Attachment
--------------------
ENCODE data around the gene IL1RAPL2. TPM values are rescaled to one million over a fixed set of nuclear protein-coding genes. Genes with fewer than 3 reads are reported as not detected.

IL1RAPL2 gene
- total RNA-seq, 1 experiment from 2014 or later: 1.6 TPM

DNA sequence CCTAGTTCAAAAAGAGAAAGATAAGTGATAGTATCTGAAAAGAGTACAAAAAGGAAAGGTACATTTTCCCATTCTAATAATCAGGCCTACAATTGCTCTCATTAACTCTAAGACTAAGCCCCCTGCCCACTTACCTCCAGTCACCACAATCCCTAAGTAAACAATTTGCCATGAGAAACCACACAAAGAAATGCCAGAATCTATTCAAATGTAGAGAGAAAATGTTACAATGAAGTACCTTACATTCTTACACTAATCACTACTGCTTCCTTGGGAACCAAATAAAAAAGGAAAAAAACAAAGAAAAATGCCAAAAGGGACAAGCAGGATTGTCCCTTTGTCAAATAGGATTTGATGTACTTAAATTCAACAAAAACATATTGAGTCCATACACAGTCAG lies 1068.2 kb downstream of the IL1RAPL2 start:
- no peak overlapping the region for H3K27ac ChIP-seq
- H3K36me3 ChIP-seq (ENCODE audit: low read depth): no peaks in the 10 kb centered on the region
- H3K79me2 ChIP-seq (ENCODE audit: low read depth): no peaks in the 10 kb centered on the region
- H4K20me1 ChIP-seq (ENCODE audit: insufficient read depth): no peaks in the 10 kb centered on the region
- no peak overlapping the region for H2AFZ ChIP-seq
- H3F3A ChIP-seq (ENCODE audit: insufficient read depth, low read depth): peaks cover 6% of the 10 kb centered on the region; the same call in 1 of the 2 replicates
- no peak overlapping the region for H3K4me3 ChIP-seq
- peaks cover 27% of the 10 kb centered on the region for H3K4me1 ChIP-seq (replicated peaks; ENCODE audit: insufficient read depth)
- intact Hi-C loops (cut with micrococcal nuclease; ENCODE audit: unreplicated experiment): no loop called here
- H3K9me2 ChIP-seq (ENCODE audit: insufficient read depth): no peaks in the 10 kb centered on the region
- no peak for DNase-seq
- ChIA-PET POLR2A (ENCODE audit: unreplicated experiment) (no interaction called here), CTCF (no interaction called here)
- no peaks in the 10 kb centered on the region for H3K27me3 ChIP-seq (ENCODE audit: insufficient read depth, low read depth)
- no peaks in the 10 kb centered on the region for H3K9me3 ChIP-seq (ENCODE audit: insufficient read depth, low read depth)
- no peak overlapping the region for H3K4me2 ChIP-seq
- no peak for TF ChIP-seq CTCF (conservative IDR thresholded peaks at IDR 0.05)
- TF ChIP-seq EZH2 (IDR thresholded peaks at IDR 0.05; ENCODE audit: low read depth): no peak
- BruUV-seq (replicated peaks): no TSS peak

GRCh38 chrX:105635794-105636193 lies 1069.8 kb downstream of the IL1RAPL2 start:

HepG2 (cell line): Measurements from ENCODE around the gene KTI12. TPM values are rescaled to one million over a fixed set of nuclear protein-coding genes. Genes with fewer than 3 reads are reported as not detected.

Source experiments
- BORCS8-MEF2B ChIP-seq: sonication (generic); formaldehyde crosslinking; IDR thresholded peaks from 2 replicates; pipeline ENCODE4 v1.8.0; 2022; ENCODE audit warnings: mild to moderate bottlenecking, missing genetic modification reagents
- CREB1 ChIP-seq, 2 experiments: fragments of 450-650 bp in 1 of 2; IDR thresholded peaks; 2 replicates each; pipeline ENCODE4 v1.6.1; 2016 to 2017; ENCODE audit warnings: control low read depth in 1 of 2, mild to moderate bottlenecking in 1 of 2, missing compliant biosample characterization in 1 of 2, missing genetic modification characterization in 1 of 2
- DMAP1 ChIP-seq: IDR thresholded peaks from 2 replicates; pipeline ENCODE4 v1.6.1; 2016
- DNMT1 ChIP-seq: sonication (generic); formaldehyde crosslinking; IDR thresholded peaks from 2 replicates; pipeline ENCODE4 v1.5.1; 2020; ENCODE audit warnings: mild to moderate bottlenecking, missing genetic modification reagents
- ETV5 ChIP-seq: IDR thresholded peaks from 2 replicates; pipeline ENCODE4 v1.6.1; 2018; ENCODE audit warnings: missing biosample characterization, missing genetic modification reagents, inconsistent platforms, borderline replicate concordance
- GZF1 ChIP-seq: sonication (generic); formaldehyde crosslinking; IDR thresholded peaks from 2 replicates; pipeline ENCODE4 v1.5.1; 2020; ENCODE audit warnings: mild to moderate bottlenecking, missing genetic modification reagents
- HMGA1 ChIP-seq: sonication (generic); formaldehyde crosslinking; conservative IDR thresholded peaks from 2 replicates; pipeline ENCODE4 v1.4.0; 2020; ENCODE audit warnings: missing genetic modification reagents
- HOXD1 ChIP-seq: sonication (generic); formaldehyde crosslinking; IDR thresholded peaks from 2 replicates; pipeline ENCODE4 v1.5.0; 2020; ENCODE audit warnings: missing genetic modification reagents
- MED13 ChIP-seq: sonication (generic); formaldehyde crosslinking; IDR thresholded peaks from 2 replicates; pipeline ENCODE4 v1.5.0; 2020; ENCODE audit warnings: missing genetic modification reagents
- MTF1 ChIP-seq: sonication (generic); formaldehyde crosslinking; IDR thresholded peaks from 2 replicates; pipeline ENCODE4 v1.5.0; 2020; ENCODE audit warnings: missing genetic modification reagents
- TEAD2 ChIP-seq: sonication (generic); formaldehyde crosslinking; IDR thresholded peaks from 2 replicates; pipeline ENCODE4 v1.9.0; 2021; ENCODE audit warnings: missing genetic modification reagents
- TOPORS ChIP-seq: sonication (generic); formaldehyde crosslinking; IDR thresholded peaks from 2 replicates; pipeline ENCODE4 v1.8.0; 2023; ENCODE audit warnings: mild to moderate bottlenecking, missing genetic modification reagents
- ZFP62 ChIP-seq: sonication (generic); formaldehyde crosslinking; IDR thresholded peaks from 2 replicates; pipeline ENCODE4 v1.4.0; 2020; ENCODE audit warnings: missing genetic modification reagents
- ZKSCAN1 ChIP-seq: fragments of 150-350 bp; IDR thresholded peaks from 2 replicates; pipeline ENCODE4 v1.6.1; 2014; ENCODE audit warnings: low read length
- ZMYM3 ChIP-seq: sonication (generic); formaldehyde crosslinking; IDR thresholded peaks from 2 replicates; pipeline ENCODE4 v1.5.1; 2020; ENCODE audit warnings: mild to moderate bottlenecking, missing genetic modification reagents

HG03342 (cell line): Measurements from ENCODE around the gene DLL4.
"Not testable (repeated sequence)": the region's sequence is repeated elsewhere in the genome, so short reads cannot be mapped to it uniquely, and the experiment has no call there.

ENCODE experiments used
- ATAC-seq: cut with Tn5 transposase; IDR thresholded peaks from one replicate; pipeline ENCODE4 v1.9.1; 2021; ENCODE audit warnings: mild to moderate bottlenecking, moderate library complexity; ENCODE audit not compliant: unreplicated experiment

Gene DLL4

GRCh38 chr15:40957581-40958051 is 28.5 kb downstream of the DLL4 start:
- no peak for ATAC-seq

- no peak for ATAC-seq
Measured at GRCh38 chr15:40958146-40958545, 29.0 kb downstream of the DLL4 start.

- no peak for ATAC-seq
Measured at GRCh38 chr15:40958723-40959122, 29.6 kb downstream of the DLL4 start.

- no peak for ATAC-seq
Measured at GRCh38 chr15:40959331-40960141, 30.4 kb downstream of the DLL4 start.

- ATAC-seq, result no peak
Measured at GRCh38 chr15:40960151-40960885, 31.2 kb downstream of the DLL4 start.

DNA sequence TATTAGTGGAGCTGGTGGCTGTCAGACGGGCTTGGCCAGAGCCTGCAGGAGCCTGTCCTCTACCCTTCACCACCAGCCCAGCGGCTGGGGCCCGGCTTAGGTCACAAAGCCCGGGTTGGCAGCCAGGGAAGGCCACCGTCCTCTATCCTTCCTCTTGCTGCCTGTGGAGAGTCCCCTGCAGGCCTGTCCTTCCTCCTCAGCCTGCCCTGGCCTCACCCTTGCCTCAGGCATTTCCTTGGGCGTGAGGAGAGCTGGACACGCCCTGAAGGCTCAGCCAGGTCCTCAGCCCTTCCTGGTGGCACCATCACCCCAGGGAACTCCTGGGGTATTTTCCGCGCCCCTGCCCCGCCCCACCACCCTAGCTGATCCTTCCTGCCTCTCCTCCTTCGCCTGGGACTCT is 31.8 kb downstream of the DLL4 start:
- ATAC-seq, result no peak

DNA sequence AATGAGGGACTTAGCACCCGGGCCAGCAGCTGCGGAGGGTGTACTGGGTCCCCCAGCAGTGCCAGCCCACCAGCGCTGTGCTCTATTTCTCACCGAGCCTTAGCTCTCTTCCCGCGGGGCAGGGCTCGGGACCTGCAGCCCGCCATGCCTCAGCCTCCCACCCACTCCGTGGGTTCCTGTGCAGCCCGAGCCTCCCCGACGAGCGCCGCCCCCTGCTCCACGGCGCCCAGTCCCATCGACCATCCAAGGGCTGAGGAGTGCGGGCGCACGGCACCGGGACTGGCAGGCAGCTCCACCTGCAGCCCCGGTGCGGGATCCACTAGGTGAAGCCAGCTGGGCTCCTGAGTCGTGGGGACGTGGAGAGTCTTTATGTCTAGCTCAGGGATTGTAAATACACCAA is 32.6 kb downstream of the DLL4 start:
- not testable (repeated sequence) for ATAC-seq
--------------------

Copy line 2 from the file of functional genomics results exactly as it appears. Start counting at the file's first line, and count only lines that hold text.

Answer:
IL1RAPL2 gene